JANUARY 1957 – TO DIGEST MY BLESSING IS INFINITELY DIFFICULT.
Vishnu Chavan also came to meet Baba. Although he had been in Baba’s contact for years, Baba did not see him. In fact, none of the Poona lovers were permitted to see Baba, since he was still in seclusion. But Chavan persisted and sent word to Baba that he did not desire anything except his blessing. So, for the purpose of receiving his blessing, Baba instructed him to go to Meherabad. This episode with Chavan proved to be a profound story.
On the appointed date, Chavan went to Meherabad and then came to Meherazad, where Baba was staying. Baba warned him, “To digest my blessing is infinitely difficult. You do not understand the meaning of it. You do not know what it is. You will have to face tremendous hardships. Do you know what my grace means? You will be stripped of everything you own! You will be on the streets! Those who dare to seek and are privileged to receive my grace are stripped of everything. They have no roof over their heads. They wear only loincloths.”
Baba again warned him, “Great courage is required to assimilate my blessing. So don’t ask for it. Ask for something else.”
“I only want your blessing,” Chavan insisted.
Baba then solemnly motioned, “All right, take it. I give you my blessing.” And with it, Chavan left to return to Poona. In a short time, true to Baba’s words, he fell on very hard times and gradually life got worse and worse. Chavan was married with a few children. Some months after this meeting, he found himself homeless and penniless. For some time, he and his family lived in the local Gadge Maharaj dharamshala in Poona. After a while, they were forced to vacate, and Turekar (a policeman) took pity on them and allowed them to stay in a storeroom at his bungalow. Months passed. Chavan, unable to bear the conditions of his life brought on by Baba’s “blessing,” contemplated suicide. By chance he met Eruch on a street and disclosed what had happened to him. The news reached Baba, and Chavan was called to Guruprasad.
Chavan came and prostrated before Baba. Baba lovingly inquired about his family and then stated, “When you first came to me, I warned you that courage was needed to assimilate my blessing. You do not have that courage. Now, what do you want?”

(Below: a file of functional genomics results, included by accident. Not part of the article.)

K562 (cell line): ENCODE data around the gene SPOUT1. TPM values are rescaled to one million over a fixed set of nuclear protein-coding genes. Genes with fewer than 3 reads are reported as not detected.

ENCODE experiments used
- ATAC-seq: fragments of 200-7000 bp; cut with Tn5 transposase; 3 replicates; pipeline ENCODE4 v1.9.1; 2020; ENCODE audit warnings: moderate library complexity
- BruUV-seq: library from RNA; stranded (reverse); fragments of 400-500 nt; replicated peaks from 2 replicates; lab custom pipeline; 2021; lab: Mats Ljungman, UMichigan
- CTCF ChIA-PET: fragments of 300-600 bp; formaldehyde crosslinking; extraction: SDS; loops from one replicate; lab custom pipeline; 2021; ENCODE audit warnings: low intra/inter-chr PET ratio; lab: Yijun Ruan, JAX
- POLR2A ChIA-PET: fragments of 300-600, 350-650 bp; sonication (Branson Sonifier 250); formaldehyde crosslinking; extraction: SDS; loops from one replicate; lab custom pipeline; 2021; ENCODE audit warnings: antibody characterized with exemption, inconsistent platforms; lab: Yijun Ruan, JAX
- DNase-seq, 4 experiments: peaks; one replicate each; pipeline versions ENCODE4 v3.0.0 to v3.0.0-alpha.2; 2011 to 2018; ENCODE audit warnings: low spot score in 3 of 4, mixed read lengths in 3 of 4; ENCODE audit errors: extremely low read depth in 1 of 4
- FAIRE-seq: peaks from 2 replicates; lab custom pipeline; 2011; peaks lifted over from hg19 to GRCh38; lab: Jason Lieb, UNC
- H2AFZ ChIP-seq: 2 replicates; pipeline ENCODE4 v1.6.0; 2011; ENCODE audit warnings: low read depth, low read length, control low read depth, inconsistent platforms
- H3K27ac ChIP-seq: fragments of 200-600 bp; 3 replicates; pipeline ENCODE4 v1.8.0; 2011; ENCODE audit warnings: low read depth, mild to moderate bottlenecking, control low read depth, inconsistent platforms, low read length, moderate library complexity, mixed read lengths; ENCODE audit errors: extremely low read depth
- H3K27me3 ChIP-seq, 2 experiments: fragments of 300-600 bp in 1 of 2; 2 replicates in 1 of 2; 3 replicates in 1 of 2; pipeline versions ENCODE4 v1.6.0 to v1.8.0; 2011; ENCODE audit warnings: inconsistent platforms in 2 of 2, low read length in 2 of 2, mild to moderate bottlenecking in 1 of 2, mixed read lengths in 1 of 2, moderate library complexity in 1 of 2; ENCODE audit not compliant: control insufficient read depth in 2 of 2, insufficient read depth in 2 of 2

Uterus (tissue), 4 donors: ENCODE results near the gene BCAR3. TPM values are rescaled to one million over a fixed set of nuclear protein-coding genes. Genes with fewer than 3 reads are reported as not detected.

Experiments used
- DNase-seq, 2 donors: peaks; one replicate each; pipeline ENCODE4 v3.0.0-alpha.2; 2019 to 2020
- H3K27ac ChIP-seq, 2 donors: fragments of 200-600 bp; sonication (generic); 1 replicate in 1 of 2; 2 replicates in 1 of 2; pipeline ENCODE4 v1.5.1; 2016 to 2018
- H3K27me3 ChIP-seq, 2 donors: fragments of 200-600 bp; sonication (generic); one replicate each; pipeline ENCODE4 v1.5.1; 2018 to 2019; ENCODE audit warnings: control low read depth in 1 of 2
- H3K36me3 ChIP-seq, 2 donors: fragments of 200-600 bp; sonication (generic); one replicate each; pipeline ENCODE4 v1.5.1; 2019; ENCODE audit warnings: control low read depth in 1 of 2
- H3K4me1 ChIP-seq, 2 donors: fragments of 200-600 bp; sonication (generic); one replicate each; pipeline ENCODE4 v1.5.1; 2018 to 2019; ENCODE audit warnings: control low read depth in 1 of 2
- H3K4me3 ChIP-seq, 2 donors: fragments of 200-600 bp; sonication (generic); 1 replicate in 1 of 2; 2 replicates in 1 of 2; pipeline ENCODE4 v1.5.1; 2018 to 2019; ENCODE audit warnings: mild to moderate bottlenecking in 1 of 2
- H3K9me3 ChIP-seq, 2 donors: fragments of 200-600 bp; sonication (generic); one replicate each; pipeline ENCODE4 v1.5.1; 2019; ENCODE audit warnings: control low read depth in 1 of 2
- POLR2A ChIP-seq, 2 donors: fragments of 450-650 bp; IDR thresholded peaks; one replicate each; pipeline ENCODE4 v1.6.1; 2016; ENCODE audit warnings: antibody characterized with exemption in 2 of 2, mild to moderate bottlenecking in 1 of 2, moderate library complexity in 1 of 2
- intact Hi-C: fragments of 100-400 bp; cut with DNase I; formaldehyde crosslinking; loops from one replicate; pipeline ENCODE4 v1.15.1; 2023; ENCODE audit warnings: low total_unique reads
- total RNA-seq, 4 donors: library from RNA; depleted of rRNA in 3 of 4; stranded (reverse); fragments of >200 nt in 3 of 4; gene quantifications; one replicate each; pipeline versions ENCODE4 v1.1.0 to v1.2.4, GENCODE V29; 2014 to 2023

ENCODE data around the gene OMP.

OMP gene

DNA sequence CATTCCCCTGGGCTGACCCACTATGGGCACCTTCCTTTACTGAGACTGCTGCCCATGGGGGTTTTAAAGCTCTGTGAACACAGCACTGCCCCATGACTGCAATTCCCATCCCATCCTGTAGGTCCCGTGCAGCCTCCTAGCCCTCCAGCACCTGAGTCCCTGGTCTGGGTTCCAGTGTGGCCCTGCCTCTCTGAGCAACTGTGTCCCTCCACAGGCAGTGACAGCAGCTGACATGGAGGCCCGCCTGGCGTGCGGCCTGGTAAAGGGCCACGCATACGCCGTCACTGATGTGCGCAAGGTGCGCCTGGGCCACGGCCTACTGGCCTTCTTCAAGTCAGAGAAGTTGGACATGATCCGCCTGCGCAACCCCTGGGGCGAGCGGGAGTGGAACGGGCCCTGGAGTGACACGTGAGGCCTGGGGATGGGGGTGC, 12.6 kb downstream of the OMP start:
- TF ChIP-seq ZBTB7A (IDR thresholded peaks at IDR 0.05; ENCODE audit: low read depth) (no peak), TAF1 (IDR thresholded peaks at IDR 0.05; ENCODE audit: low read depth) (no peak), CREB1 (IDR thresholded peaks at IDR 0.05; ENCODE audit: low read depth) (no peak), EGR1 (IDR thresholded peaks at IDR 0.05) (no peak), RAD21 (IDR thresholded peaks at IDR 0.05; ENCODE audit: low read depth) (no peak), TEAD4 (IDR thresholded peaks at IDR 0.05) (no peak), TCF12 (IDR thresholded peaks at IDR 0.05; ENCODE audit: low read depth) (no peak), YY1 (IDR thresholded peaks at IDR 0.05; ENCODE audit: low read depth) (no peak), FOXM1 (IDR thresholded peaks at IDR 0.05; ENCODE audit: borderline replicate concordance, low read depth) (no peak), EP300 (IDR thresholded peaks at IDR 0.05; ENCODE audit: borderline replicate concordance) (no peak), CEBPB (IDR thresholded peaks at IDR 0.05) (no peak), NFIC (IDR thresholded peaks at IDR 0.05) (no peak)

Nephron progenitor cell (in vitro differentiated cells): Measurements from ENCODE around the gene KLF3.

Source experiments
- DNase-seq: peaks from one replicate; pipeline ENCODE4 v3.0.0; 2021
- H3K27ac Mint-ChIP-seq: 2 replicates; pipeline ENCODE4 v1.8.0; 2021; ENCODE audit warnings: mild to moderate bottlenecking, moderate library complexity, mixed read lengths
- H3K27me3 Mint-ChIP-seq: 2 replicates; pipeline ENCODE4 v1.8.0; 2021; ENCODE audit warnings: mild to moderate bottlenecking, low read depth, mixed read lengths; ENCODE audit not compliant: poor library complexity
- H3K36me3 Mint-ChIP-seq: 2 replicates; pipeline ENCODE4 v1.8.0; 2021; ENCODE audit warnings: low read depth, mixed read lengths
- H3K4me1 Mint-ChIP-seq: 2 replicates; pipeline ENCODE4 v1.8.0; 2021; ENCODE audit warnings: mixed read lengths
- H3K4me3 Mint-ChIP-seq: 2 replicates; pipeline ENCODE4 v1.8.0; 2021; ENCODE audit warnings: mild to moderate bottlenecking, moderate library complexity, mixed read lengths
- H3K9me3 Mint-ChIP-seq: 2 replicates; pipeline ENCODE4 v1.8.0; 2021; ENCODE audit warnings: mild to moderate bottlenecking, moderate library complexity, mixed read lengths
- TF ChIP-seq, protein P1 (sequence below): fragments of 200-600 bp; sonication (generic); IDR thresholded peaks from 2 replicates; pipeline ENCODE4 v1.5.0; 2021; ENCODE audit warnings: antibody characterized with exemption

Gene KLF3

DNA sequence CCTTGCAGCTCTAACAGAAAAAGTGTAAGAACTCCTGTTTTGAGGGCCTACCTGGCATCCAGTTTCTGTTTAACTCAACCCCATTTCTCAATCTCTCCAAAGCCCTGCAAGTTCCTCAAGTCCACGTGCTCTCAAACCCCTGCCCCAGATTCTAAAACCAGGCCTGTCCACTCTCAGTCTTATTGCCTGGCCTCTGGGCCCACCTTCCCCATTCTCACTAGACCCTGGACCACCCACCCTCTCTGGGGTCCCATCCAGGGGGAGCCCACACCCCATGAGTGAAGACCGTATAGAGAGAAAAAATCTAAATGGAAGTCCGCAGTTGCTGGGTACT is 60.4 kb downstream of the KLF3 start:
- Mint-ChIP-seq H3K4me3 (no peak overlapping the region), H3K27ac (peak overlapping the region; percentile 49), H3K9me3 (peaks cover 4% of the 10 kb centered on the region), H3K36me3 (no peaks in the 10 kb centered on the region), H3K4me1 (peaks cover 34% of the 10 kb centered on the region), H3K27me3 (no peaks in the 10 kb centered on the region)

“Baba, help me. The landlord evicted me and my family from our house and removed all our possessions. I don’t have a single paisa (penny) with me, and the children are starving.”
“All right. I will take back my blessing and give you some monetary help. But always be honest and do not forget me.” Baba asked Nariman to give Chavan a hundred rupees, and Chavan took the money and left, pleased.
The following year, when Baba was again in Poona, he asked K. K. Ramakrishnan, “Do you know Vishnu Chavan? Have you asked for or taken any money from him (for the Poona Centre work)? I know you are mad with your Centre project.”
Ramakrishnan told Baba, “Yes, I know him. He appears to be a big man now. He has gotten the job as the Bombay agent of an industrial or mercantile company and has become quite rich. He lives behind the railway station and goes everywhere by taxi. But I have not asked him for a donation. His wife sends two rupees to the Centre every month. That is all they give.”
Baba warned Ramakrishnan not to take any money from Chavan. “It is all right if you accept one or two rupees for the Centre work, but no large sum of money, even if he gives it on his own. Beware.”
Again, some time passed. One day in Guruprasad, when Maharani Shantadevi was sitting by Baba, Chavan arrived in a very sad mood. Baba instructed him in Gujarati to tell the truth and asked what was troubling him. Not really telling the truth, Chavan professed innocence and left. But soon afterwards, he was arrested and sentenced to prison for fraud. Despite having failed to follow Baba’s advice about remaining honest, Baba lovingly saw to the welfare of Chavan’s wife and children while he was in prison, and thereby Chavan learned an invaluable lesson in following the Master’s orders.
Lord Meher, 1st. ed., Bhau Kalchuri, Vol. 15, pp. 5142 – 5143.